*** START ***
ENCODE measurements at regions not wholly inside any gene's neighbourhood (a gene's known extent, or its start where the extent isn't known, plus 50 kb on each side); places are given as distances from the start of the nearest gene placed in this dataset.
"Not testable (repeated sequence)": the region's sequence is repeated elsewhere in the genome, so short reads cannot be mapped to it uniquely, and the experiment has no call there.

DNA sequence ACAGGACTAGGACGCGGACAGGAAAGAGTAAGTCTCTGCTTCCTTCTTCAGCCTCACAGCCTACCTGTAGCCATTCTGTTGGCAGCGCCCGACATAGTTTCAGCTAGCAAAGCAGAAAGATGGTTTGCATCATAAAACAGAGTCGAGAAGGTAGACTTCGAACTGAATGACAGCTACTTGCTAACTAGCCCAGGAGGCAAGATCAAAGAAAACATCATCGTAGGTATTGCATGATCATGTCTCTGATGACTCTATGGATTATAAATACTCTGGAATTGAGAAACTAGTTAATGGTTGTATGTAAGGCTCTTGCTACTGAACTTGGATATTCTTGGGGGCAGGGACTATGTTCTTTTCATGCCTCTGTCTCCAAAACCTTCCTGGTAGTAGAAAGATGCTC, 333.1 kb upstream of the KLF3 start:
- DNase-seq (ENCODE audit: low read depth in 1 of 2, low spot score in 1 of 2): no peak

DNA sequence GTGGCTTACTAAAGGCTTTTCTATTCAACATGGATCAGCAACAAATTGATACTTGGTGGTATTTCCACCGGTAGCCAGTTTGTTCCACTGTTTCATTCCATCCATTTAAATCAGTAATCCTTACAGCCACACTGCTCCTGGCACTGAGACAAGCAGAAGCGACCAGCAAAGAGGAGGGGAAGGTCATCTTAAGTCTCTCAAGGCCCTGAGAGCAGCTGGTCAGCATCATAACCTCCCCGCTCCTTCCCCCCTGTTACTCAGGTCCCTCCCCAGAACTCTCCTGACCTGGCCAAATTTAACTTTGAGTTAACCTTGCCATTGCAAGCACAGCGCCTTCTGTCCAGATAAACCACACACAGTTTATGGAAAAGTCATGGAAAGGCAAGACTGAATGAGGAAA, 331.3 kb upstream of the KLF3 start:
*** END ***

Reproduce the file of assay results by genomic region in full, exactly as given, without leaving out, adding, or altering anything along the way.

ENCODE measurements at regions not wholly inside any gene's neighbourhood (a gene's known extent, or its start where the extent isn't known, plus 50 kb on each side); places are given as distances from the start of the nearest gene placed in this dataset.
"Not testable (repeated sequence)": the region's sequence is repeated elsewhere in the genome, so short reads cannot be mapped to it uniquely, and the experiment has no call there.

DNA sequence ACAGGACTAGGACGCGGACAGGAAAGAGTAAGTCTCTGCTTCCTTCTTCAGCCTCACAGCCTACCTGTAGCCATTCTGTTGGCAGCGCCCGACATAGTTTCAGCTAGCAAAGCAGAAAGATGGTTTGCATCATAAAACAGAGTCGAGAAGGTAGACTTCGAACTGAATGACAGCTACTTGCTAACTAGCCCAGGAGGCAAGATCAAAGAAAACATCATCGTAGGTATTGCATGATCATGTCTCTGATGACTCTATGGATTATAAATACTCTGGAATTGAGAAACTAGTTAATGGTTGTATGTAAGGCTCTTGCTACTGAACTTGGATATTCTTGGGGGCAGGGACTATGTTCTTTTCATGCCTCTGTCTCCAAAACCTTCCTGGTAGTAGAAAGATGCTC, 333.1 kb upstream of the KLF3 start:
- DNase-seq (ENCODE audit: low read depth in 1 of 2, low spot score in 1 of 2): no peak

DNA sequence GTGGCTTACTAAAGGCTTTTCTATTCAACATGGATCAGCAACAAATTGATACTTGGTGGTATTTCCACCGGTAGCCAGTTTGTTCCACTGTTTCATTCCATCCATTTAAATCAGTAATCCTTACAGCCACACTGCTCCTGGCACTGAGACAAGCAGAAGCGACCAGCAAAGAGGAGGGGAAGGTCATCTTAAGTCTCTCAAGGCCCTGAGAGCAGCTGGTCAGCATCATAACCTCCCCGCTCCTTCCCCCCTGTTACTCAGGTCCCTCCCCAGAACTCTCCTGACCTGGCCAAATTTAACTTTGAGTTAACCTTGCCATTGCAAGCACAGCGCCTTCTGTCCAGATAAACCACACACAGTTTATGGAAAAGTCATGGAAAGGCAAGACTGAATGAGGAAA, 331.3 kb upstream of the KLF3 start: